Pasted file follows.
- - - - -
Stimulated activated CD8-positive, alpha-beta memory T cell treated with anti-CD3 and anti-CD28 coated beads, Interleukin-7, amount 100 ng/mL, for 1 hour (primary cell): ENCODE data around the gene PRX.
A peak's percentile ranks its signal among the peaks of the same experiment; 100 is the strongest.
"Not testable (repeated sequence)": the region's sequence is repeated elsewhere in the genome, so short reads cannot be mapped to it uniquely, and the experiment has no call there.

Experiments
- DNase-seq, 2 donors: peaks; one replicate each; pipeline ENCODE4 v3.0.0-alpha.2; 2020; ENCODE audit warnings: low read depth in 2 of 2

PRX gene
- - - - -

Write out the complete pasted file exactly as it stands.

Stimulated activated CD8-positive, alpha-beta memory T cell treated with anti-CD3 and anti-CD28 coated beads, Interleukin-7, amount 100 ng/mL, for 1 hour (primary cell): ENCODE data around the gene PRX.
A peak's percentile ranks its signal among the peaks of the same experiment; 100 is the strongest.
"Not testable (repeated sequence)": the region's sequence is repeated elsewhere in the genome, so short reads cannot be mapped to it uniquely, and the experiment has no call there.

Experiments
- DNase-seq, 2 donors: peaks; one replicate each; pipeline ENCODE4 v3.0.0-alpha.2; 2020; ENCODE audit warnings: low read depth in 2 of 2

PRX gene